Somewhere, out of all this, the USN rejected the concept of small boat warfare, despite mounting evidence that such vessels would be trouble in the future, and took a more familiar route. Still fighting the last war, specifically Operation Praying Mantis against the Iranians, they constructed a more familiar frigate, a $700 million wonder vessel which could never begin to equal the speedboats in number. It’s only protection so far against the swarm is the traditional helicopter, so proven against Iranian and Iraqi small warships that there was no challenge to their dominance of the skies. Or was there?:
…that’s the thing about technology; it just keeps moving forward, and guided missile technology seems to be advancing as fast or faster than any other kind of military tech–and getting cheaper and more plentiful by the day, to boot. What if all the Iranian boat crews are armed with KBM IGLA-S (“Needle-S”), or IGLA-Super, portable antiaircraft missile complex (PAAMC)/MANPADS (Man-Portable Air Defense System) systems? Attack helicopters and armed fixed-wing aircraft are much more expensive than MANPADS.
…but what if the Iranians purchase a fleet of Mi-28A/N Havoc attack helicopters and Su-25SM Frogfoot Grach (Rook) aircraft to counter our Cobras, Apaches, and CAV I LAARs? Or, what if they simply augment the armed speedboats with large numbers of torpedo and anti-ship cruise missile-armed (low-cost) fixed-wing, prop-driven reconnaissance/attack aircraft (armed with the latest Russian and/or Chinese torpedoes and missiles?
Understanding they could never build carriers or giant missile battleships to counter the carrier strike groups of the West, the Iranians have persisted in perfecting what they could afford, which was the small boat swarm. The LCS’ high speed is intentionally meant so it could outpace the speedboat, though remember the battlecruisers from the last century which was almost built for speed, at least they only ran from something larger and more heavily gunned, unlike LCS will do.
OK, I get it. It is about gaining maneuvering room so the LCS can engage the enemy boats more effectively. Still, it would have been better for LCS, or Streetfighter to be the threat to the other side, instead of creating its own revolution with untried and uncertain technology. The Iranians seem less reluctant, apparently not so bound by the traditions of the past and the Big Navy mindset.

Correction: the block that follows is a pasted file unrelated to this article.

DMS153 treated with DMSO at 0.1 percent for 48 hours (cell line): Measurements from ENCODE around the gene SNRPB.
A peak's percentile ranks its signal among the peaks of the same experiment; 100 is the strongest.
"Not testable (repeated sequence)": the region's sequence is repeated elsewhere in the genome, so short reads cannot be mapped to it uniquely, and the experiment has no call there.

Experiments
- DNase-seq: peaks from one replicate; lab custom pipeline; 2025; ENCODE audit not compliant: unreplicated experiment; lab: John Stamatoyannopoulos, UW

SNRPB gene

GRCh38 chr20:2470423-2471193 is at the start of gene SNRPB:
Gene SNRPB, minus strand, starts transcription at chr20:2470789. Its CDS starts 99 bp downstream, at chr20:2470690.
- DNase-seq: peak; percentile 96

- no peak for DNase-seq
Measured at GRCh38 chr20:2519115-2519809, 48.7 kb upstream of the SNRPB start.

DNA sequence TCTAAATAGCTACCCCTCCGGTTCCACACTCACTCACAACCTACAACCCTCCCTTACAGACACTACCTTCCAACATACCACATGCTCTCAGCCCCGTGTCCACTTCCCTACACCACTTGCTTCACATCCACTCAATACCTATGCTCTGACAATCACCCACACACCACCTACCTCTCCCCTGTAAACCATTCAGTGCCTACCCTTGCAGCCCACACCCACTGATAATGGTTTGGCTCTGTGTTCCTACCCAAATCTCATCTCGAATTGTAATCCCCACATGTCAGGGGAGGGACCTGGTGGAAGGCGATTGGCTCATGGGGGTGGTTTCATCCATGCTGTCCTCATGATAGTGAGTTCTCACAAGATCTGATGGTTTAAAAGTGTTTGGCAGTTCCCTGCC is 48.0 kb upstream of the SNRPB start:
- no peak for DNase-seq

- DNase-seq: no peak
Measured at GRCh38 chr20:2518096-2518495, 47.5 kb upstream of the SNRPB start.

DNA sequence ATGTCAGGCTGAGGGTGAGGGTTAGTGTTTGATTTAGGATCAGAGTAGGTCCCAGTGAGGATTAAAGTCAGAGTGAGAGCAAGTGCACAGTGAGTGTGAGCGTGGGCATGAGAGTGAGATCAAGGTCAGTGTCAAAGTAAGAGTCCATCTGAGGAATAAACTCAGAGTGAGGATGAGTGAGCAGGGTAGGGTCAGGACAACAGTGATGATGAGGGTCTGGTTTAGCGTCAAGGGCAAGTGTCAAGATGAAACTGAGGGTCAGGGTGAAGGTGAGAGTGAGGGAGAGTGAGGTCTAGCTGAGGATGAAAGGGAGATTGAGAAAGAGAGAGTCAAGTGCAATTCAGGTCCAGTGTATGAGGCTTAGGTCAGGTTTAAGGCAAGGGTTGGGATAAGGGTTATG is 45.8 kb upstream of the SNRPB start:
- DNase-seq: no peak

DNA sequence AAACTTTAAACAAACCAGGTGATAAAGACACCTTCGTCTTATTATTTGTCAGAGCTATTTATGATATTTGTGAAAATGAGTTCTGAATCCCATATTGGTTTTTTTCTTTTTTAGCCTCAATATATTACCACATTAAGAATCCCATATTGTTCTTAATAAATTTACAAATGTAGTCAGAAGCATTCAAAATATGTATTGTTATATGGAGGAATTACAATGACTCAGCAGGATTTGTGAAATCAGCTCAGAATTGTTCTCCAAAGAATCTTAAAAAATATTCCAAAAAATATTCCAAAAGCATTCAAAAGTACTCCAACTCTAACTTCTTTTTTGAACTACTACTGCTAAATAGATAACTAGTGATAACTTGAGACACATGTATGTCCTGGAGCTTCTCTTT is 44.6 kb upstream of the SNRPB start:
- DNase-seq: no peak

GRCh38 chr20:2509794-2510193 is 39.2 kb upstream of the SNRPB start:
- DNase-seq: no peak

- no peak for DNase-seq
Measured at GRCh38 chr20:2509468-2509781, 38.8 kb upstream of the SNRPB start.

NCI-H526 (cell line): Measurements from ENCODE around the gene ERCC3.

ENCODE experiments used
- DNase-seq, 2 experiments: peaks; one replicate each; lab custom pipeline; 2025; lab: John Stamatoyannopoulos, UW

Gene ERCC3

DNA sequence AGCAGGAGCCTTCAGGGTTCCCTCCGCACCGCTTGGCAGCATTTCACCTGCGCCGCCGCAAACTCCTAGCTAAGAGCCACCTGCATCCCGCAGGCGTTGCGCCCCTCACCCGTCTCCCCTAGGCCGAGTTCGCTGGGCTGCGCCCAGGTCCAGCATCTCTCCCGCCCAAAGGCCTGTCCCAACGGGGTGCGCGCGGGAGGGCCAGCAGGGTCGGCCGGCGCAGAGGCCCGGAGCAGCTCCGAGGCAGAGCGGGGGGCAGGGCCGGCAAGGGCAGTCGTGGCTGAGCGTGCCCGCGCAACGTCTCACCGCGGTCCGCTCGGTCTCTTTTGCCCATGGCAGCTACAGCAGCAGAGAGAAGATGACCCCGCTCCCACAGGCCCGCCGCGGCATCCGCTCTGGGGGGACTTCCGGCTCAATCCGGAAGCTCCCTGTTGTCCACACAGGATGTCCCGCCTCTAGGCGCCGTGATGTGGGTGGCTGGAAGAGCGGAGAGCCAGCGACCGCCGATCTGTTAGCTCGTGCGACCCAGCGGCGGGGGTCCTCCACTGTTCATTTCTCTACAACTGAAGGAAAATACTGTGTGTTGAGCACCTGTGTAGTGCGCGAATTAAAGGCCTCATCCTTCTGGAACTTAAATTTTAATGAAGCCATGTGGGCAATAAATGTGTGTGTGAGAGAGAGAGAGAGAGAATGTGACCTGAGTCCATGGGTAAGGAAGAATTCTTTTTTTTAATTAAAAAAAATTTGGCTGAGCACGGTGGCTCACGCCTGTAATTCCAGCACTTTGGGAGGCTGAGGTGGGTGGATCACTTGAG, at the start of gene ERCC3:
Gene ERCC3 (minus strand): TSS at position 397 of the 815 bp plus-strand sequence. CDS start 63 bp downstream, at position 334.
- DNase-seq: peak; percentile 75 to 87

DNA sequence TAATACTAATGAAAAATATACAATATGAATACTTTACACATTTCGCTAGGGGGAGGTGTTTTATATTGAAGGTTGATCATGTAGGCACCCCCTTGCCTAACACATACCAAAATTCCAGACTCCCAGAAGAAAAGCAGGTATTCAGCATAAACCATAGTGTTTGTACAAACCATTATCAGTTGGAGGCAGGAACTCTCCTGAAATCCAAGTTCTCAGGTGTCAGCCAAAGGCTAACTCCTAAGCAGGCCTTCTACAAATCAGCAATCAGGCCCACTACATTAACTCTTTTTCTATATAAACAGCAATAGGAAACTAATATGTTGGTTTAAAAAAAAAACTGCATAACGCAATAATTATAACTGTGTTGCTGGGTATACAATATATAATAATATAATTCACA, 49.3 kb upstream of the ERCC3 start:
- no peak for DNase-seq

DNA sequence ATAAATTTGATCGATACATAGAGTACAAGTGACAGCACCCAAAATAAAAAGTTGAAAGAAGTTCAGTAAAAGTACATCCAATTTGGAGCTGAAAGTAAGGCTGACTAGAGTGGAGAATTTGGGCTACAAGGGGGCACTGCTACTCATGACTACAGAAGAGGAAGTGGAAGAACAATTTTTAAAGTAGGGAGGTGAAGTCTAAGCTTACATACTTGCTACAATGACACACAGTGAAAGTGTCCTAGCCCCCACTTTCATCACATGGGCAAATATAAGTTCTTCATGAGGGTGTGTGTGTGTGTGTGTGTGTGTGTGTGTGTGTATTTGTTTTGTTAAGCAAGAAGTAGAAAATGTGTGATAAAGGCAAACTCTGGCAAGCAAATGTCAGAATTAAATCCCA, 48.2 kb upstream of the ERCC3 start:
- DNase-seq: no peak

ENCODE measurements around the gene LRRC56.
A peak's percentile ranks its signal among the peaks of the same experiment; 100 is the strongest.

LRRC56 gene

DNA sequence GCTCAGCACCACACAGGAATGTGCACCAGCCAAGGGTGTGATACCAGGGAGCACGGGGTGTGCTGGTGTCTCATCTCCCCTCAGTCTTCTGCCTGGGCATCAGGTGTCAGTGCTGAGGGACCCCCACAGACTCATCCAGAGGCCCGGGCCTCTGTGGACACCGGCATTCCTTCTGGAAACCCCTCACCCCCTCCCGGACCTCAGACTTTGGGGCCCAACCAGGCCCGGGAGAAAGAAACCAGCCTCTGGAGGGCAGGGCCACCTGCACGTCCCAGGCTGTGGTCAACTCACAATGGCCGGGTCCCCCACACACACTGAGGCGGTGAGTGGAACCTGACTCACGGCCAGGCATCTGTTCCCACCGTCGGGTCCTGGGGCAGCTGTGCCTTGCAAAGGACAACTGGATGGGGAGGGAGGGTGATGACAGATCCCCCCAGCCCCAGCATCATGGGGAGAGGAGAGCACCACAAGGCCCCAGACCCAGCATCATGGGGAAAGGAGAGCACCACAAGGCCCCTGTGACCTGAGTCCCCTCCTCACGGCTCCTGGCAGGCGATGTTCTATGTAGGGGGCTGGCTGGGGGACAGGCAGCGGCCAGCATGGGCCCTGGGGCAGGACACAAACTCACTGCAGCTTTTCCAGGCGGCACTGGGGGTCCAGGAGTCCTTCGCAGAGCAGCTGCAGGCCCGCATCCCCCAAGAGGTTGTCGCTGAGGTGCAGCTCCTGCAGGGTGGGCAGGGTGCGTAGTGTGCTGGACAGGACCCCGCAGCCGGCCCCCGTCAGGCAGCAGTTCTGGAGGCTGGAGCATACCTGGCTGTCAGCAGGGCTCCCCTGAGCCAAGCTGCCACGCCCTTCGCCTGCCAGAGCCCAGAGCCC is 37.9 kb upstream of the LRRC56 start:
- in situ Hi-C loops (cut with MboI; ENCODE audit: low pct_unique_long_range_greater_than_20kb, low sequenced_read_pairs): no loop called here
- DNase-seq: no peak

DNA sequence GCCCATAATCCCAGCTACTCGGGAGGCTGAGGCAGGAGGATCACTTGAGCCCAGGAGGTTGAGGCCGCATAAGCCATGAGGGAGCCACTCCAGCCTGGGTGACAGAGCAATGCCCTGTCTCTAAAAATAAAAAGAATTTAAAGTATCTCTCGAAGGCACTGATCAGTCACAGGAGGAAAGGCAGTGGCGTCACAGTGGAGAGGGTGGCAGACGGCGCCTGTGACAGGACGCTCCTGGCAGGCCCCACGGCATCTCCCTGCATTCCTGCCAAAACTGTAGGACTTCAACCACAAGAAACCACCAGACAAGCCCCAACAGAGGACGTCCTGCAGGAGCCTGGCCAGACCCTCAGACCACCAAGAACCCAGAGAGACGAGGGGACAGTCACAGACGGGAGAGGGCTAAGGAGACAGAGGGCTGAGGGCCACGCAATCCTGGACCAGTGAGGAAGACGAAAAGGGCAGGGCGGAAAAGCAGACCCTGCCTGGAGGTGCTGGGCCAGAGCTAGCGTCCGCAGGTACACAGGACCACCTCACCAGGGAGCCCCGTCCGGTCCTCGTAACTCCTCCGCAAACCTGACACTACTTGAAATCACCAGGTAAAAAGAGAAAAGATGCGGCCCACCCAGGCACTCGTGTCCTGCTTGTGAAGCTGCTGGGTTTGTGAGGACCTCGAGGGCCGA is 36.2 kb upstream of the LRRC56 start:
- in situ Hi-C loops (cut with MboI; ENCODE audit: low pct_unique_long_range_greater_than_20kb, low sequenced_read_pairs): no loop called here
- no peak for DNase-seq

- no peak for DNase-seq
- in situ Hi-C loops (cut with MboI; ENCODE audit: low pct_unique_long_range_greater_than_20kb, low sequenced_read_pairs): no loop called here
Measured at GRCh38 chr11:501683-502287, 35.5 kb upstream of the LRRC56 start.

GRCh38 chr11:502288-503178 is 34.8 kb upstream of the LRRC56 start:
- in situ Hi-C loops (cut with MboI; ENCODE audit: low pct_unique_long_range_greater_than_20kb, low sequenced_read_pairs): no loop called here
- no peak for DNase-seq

So did I answer the question? Can a speedboat sink a carrier? Well, under the right conditions, any warship is vulnerable to surprise attacks, but with a few simple countermeasures, the carrier will likely be fine against this particular menace. She can surround herself with escorts, and sweep the seas with plentiful attack planes and missile armed helos. A more logical strategy would simply be to keep away from shallow water regions where the small boats are confined, which means no more sailing leisurely into the Taiwan Straits and especially not boldly into the Persian Gulf as they often do in wartime or crisis.
While the Navy is focused on defending her Big Ships, what will the Iranians be doing but attacking America’s merchant assets. While the giant ships are safe enough, the vulnerable commercial fleet is often told to fend for themselves from attacks by small craft, notably pirates around the Gulf of Aden. Obsessed as they are with carrier-warfare and defense, the Navy has lost the vital sea control that ensures unimpeded passage on the high seas. The small speed boat navy roams at will, but the admirals in their floating fortresses feel secure, content with the occasional headline making takedown of a pirate skiff or mothership.
As often happens with Western land armies versus the insurgent of late, by ignoring the rise of these speed boats navies, by refusing to build many cheap but essential small craft for sea control themselves, the Navy can win every battle at sea, but still lose the war.
(Thanks to Solomon at Snafu! blog for help with the closing point.)